Wednesday, November 30, 2011

FDI: What’s all the fuss about?

Last Thursday, India’s Cabinet approved the long-proposed reform allowing 51 per cent foreign direct investment (FDI) in its retail sector. This means international brands can invest in India’s $450 billion retail market.
While this will draw in much-needed foreign capital and ease supply bottlenecks, and could come in handy in checking inflation, it is also considered a blow for small traders and family-owned businesses. India is one of the last of the large economies where such businesses haven’t yet been wiped out by supermarkets.
The government has announced it will allow 51 per cent FDI in multi-brand retail — supermarkets — and raise FDI from 51 to 100 per cent in single-brand retail. This means brands like Starbucks, Zara, Gucci and Costa Coffee can have full ownership of their businesses in India.
Though the new rules outline local sourcing requirements and minimum investment levels to protect jobs, and Union Minister for Commerce and Industry Anand Sharma has emphasised that FDI will increase job opportunities, the move has caused a furore in Parliament. It has united the Left and the BJP, and even raised objections from Congress allies DMK and Trinamool Congress. Tamil Nadu Chief Minister Jayalalithaa has slammed the move.
What is 51 per cent FDI?
FDI refers to an investment abroad, usually where the foreign corporation that is providing capital controls the company it is investing in.
Until now, India allowed 51 per cent FDI only in single-brand retail and 100 per cent for wholesale operations. The first term that the UPA was in power, a Bill extending FDI to multi-brand retail was not passed because the Left, which supported the government from outside, was against it.
Now with multi-brand FDI being allowed, global giants like Wal-Mart, Tesco, and Carrefour can open mega stores in your city.
This move has been welcomed by the corporate industry in India, which has had to backtrack expansion plans after protests earlier.
For example, in 2007, Reliance Industries planned to open western-style supermarkets in Uttar Pradesh, but small traders and political parties put paid to that ambition.
The government’s policy change comes with certain riders:
Minimum investment of $100 million by the foreign investor
50 per cent of the total FDI to be invested in “back-end infrastructure”, ie processing, manufacturing, distribution, design improvement, quality control, warehouses and packaging.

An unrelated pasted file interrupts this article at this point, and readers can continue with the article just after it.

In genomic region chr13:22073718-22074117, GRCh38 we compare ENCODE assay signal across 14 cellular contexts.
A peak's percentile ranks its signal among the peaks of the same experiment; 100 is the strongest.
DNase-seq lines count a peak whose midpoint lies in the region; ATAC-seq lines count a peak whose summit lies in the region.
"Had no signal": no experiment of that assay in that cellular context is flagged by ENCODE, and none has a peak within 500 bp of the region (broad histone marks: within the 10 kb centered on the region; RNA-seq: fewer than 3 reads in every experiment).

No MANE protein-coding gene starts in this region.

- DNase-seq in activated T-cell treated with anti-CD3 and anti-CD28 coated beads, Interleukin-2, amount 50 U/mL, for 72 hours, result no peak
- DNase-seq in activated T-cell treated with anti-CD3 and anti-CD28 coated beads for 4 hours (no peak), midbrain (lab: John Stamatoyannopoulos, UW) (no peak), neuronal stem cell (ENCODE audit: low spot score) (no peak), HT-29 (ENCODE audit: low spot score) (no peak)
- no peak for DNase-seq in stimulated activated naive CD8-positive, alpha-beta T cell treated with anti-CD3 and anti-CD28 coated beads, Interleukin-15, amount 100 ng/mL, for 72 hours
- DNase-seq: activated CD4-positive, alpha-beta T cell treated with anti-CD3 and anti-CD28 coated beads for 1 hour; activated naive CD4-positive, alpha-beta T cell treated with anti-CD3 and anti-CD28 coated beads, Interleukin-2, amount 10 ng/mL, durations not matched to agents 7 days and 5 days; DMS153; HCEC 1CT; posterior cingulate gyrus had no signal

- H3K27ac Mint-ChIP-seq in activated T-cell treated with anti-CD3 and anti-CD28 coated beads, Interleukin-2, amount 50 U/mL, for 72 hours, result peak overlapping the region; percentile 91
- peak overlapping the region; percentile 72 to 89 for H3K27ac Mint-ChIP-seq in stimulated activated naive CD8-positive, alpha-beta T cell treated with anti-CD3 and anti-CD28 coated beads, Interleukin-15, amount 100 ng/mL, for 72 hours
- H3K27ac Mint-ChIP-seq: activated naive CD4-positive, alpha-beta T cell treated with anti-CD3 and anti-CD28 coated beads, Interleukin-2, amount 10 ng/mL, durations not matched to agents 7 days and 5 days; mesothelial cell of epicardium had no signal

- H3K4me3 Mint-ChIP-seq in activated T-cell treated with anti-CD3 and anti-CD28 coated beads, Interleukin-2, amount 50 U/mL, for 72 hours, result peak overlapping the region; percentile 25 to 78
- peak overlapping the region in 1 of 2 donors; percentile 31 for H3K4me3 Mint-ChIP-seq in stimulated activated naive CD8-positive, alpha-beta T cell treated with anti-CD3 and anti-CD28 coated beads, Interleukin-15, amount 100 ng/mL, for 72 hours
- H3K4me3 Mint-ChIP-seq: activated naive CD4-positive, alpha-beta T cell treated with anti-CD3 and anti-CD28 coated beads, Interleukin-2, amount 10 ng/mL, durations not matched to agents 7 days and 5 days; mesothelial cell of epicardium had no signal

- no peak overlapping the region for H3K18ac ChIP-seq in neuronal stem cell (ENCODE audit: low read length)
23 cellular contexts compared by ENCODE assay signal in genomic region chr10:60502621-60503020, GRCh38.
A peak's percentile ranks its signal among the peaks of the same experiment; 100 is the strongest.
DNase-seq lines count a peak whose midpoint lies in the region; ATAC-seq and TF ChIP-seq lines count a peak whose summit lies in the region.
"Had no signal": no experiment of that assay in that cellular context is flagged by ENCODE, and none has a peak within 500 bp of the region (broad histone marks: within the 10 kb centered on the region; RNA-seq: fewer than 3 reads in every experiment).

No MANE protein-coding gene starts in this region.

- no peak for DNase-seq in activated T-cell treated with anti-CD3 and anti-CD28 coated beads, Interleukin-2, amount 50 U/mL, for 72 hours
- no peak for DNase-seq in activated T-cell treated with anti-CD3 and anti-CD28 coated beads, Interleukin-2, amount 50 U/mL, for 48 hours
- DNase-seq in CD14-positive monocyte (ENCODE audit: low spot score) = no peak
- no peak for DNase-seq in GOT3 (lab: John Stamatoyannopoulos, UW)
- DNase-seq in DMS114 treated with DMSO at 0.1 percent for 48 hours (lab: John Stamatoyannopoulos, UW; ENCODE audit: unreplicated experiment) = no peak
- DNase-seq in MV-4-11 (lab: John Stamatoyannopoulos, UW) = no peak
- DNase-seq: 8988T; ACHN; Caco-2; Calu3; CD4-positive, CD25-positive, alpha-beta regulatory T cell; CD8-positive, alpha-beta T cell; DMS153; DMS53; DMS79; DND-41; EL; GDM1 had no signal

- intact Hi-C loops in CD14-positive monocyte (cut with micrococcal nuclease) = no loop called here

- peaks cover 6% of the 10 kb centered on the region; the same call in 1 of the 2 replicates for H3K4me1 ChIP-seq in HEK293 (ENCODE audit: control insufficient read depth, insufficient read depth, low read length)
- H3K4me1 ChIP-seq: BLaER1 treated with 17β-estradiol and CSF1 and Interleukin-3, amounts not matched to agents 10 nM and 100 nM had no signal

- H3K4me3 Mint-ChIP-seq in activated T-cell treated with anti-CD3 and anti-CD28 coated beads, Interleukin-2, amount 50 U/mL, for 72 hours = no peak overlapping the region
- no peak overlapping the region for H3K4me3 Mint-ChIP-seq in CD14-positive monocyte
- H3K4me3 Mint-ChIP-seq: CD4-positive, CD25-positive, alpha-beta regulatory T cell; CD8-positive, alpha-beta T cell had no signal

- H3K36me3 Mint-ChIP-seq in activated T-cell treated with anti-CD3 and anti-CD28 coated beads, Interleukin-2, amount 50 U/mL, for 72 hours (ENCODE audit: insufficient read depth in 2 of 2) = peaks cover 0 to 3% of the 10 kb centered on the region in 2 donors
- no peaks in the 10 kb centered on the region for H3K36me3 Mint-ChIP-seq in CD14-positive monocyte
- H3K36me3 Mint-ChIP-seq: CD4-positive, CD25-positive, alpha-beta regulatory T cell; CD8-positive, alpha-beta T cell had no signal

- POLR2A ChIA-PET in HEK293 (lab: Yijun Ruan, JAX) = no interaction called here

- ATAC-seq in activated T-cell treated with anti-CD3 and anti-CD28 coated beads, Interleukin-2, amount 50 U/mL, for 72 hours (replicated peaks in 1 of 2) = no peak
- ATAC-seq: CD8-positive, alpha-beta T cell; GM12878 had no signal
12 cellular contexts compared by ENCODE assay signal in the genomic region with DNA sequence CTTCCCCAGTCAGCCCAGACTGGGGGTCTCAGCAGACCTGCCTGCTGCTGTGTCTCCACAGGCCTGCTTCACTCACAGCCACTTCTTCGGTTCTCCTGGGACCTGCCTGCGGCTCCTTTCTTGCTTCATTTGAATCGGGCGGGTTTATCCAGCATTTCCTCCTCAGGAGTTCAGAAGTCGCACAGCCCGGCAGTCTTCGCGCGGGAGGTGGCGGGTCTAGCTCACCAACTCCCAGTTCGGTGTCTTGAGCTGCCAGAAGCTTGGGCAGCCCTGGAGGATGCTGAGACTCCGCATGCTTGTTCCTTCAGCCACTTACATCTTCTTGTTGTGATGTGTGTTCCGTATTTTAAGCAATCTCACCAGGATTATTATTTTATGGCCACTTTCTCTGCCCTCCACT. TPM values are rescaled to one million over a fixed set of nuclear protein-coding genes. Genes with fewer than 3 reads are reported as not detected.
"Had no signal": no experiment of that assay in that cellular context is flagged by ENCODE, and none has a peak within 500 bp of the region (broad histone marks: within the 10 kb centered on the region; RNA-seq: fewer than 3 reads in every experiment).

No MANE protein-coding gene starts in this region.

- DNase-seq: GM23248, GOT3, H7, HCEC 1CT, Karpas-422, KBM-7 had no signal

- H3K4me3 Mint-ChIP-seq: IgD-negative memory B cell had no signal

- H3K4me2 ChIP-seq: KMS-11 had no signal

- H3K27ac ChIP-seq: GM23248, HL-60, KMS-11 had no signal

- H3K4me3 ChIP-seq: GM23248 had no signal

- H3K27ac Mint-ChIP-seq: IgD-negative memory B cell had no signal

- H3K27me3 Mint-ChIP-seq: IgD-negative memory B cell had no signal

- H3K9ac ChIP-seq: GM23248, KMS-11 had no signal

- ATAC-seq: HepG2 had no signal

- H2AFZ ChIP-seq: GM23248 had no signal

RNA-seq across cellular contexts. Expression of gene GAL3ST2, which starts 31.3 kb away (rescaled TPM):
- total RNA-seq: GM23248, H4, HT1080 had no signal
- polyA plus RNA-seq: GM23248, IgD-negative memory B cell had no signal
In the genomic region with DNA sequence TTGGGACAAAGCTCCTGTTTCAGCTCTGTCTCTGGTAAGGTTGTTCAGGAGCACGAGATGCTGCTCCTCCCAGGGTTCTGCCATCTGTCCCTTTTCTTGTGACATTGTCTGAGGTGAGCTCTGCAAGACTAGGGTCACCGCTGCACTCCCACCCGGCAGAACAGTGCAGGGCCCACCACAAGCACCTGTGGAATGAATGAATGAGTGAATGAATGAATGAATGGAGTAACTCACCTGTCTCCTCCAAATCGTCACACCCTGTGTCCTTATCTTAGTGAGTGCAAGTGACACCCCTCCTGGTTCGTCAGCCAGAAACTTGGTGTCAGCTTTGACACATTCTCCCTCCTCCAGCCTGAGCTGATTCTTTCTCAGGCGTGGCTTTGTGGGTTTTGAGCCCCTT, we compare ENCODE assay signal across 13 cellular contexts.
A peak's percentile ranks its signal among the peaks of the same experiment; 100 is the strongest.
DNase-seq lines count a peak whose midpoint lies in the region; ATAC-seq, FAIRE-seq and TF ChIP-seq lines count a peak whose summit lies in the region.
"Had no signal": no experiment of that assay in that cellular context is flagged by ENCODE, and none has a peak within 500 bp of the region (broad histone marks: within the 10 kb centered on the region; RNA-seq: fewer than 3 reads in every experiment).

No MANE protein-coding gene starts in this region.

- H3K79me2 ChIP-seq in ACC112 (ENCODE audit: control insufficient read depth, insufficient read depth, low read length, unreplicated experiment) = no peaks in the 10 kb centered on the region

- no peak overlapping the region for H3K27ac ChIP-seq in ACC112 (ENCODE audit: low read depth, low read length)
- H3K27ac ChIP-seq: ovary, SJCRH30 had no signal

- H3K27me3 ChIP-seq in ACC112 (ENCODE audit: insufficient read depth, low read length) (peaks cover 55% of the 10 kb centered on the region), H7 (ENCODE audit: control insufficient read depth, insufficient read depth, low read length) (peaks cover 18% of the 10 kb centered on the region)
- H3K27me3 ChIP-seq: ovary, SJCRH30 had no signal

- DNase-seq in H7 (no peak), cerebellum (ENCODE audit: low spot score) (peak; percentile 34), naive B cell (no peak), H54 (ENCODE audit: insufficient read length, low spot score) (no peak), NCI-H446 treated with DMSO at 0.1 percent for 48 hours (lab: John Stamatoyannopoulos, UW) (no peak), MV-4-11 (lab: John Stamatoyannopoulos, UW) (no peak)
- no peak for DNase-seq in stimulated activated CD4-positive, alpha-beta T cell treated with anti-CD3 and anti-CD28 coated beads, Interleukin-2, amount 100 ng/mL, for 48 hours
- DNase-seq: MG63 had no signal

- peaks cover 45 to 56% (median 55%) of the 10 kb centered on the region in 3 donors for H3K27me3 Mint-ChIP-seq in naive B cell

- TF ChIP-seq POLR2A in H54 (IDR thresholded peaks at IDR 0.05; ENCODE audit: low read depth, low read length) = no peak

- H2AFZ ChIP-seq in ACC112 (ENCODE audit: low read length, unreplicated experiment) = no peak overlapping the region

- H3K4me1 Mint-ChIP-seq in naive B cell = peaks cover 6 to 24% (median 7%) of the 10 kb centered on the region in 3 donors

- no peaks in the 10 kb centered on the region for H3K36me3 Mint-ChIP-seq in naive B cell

30 per cent of the products to be procured from small scale industries, ie units that have a total investment not exceeding $250,000 at the time of installation.
Fresh agricultural produce, including fruits, vegetables, flowers, grains, pulses, fresh poultry, fishery and meat products, should be unbranded
Retail chains will be allowed only in cities with a population of more than 10 lakh (1 million) as per the 2011 census — there are 51 in total
The investor must have approval from the Foreign Investment Promotion Board (FIPB)
Why is There So Much Opposition to the FDI?
The retail sector is the largest source of employment after agriculture in India. Foreign brands with deep pockets could put small traders out of business, and may also have an impact on the manufacturing and service sectors.
However, this is not a given — it means smaller retailers who buy from wholesalers and sell at a good profit will have to dock down their prices to stay in competition.
An enterprising retailer who offers home delivery, stays open at odd hours, or offers any other benefit that a customer will not get from a supermarket, will likely stay in business.
Another more worrying rider has to do with the sourcing requirements. While 30 per cent has to be sourced from Micro and Small Enterprises (MSEs), the government does not state that these must be MSEs from India.  They can be from anywhere in the world, and experts are worried that this may be more useful to China than India. India already has a trade deficit of $20 billion with China, and Chinese goods dominate the Indian markets.
The government has defended the clause, saying it should not violate India’s obligations to the WTO (World Trade Organisation).
Who is Against FDI?
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